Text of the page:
SEOUL (Reuters) - A series of gaffes and controversies is overshadowing South Korean President Yoon Suk-yeol's first major overseas tour, sending his ratings plunging and inviting scathing criticism from some lawmakers even within his own party.
This week, Yoon visited London for the funeral of Queen Elizabeth and then New York in his first U.S. trip to attend the U.N. General Assembly, before arriving in Canada on Thursday.
In the highest profile controversy, Yoon was caught cursing on a hot mic as he left an event in New York on Wednesday after a brief chat with U.S. President Joe Biden.
"What an embarrassment ... if these bastards refuse to approve it in parliament," Yoon told Foreign Minister Park Jin in a video aired by South Korean broadcasters, which went viral on social media.
Opposition lawmakers accused Yoon of insulting Biden and disgracing South Korea as media initially reported Yoon was saying Biden would be embarrassed if the U.S. Congress did not pass a bill relating to funding of a global initiative.
His press secretary, Kim Eun-hye, dismissed the accusation, saying Yoon was referring to the South Korean parliament without mentioning Biden.
Reuters could not independently verify what exactly Yoon said.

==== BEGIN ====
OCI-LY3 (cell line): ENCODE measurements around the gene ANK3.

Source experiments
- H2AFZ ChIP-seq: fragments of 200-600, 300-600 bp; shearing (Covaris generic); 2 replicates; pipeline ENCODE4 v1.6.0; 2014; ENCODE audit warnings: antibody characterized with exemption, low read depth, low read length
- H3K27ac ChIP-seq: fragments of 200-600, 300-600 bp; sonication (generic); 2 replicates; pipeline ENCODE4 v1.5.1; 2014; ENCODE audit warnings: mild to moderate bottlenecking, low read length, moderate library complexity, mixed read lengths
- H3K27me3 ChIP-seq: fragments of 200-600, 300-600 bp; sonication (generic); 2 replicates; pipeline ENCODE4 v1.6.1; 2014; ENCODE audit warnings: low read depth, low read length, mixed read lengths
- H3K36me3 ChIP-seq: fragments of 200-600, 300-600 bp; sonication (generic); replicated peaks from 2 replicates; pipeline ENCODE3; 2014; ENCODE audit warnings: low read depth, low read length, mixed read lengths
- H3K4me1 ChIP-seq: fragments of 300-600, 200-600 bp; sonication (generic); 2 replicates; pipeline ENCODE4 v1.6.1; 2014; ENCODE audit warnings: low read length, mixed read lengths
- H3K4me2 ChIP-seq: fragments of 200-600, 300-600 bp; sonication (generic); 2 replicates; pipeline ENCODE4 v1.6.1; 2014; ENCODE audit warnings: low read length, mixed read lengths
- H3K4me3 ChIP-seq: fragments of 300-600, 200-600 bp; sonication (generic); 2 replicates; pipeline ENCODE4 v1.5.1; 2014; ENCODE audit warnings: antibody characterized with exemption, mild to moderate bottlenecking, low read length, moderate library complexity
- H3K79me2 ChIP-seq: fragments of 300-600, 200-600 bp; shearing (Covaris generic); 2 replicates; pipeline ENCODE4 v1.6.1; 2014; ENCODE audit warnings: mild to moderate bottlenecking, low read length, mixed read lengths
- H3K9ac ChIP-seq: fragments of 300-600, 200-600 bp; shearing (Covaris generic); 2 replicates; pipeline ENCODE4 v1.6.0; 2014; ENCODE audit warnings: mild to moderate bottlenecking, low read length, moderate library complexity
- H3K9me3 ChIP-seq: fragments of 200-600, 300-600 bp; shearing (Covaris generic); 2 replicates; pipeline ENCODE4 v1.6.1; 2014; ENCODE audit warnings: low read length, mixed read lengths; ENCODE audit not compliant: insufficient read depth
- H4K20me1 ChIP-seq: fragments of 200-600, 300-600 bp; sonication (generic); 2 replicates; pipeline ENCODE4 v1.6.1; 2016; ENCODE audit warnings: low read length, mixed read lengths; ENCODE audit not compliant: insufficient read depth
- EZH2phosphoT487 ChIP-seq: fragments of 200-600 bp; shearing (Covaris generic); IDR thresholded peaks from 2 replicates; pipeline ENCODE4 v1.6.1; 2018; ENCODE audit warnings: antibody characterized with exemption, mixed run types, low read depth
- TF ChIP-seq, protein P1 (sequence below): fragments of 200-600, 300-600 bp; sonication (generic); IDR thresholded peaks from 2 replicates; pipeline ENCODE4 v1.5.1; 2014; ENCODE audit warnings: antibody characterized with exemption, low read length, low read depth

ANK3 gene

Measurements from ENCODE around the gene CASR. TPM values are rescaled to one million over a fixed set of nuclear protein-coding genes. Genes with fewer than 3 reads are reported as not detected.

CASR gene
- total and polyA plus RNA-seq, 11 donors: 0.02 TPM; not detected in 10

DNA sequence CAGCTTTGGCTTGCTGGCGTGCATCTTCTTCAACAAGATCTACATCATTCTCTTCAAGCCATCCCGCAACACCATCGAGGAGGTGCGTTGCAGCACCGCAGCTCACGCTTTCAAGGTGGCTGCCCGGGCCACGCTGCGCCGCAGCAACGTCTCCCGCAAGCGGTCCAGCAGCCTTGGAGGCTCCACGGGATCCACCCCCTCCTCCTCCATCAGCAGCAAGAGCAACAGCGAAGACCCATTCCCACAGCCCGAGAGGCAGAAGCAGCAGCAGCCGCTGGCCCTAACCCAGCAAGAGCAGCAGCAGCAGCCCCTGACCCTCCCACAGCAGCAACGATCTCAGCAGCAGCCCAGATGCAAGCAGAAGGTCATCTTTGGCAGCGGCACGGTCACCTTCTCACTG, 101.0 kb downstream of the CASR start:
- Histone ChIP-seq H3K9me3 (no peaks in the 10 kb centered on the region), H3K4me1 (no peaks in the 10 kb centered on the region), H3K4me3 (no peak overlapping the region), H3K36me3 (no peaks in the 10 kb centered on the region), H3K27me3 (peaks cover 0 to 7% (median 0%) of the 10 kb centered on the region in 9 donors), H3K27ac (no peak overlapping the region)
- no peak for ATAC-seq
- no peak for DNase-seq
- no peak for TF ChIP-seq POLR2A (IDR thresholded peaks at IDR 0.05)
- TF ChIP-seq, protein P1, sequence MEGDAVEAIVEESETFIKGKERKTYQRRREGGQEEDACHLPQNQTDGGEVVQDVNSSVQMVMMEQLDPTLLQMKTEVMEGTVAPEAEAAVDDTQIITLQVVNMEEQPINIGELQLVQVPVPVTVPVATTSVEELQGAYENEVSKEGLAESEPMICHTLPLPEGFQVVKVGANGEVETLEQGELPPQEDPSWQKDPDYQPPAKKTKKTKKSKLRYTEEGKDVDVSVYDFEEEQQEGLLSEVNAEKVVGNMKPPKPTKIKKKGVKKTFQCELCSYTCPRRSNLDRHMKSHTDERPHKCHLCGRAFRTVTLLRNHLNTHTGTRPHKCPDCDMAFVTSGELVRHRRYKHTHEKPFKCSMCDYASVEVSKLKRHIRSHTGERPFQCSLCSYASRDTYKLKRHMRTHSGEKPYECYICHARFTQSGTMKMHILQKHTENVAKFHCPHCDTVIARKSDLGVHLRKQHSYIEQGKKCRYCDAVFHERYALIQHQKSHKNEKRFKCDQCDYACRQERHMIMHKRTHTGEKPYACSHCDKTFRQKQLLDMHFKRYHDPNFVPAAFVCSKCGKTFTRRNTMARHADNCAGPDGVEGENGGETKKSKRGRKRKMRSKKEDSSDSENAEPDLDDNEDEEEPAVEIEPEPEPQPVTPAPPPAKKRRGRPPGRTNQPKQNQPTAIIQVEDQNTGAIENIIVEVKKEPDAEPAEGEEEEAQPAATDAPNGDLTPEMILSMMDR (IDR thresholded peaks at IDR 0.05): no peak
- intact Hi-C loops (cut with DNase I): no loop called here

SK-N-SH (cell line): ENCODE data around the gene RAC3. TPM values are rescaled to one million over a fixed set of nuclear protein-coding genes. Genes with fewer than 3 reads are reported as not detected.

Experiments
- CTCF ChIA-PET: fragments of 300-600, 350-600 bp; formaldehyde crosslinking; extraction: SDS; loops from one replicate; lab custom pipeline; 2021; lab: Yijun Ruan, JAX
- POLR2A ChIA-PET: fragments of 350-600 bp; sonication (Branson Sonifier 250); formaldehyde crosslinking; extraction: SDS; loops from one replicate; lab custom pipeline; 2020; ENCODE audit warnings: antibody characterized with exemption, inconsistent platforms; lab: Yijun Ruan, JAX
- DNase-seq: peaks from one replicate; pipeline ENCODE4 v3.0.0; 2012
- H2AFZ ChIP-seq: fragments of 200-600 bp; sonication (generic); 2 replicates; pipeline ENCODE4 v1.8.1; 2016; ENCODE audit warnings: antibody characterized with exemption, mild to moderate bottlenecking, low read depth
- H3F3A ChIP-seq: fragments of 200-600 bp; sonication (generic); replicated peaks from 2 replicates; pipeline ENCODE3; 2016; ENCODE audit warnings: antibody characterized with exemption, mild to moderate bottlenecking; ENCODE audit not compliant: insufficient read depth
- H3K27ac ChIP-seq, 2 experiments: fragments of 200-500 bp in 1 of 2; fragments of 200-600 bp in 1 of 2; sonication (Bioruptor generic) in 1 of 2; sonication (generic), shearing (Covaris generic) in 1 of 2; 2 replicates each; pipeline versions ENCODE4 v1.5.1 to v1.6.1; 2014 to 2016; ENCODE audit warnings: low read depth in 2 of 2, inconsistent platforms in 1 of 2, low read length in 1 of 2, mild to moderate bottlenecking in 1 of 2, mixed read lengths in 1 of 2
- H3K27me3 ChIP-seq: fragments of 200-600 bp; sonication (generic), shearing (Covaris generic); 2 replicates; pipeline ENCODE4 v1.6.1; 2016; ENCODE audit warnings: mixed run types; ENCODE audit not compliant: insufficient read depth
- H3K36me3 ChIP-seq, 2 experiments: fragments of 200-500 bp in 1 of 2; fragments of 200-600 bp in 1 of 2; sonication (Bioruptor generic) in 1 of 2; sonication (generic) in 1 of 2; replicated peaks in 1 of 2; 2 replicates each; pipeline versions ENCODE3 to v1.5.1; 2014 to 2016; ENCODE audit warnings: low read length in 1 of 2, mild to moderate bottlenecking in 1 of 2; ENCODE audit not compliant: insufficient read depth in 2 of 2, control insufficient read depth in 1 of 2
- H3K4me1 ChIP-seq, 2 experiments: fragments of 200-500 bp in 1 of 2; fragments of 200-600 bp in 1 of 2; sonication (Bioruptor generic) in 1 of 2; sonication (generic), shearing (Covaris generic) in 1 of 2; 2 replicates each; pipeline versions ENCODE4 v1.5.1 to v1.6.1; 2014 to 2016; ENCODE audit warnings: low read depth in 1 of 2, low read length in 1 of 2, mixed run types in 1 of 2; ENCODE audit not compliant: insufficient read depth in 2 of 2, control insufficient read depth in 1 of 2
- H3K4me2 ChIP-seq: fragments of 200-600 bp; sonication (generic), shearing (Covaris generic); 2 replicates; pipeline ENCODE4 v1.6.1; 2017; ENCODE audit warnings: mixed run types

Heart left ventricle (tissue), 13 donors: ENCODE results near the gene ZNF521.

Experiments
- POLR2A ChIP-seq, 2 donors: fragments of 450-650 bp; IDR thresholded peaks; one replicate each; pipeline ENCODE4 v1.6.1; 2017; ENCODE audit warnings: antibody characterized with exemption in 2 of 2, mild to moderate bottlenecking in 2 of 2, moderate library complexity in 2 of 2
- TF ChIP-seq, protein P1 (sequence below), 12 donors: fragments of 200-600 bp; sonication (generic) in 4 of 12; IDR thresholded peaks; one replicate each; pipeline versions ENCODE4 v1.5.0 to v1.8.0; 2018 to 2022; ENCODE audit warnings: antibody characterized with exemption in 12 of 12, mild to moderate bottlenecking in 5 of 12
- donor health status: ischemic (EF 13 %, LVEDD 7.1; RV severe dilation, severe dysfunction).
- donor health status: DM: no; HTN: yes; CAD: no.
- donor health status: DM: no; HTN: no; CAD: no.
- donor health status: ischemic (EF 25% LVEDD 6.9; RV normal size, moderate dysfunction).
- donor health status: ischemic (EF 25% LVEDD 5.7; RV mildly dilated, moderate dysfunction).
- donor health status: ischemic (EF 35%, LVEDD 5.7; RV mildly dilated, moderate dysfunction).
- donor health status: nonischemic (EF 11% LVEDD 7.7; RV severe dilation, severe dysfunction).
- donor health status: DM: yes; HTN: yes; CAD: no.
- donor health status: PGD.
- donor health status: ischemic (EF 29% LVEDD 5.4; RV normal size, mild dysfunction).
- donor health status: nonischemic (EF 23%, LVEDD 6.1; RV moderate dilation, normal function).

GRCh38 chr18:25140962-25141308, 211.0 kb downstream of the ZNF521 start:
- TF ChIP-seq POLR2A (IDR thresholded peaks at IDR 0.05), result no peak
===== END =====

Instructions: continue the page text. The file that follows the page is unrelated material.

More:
Yoon's crude comments prompted criticism from some members of his own party, with its floor leader calling it "greatly regrettable."
Officials had hoped the trip would be a chance to show Yoon's vision for what they called a "global pivotal state," deterring North Korea's weapons tests and address other pressing issues including U.S. subsidies for electric vehicles.
Opposition lawmakers also accused Yoon of "demeaning national prestige" by failing to pay tribute to Queen Elizabeth on his first day in London, for which his office blamed heavy traffic. Traffic was tightly controlled in London as mourners queued for miles to see the queen's coffin, and some high-level guests including French President Emmanuel Macron arrived there on foot.
They also criticised Yoon for failing to hold proper summits with Biden and Japanese Prime Minister Fumio Kishida, describing his trip as a "diplomatic disaster."
Yoon and Biden had planned informal talks in New York, but ended up having just a 48-second chat at the Global Fund. Yoon's office said that was a "Plan B" due to changes in Biden's schedule, and said they also met in London when Yoon raised the EV subsidies issue.
Earlier, controversy erupted after Japanese media reported Kishida had considered cancelling a meeting with Yoon.
An official at Yoon's office said there was a "disparity in opinions" over the timing of the announcement of the talks and Tokyo seemed "cautious" as both sides explore ways to improve strained ties.
The diplomatic controveries could make it more difficult for Yoon to win the support of the opposition that holds a majority in parliament to pass legislation or boost his policy drive and
have helped cut short his voter honeymoon after his May election win. Yoon's his approval ratings fell to 28% in a survey by Gallup released on Friday from last week's 33%.
(Reporting by Hyonhee Shin; Editing by Lincoln Feast)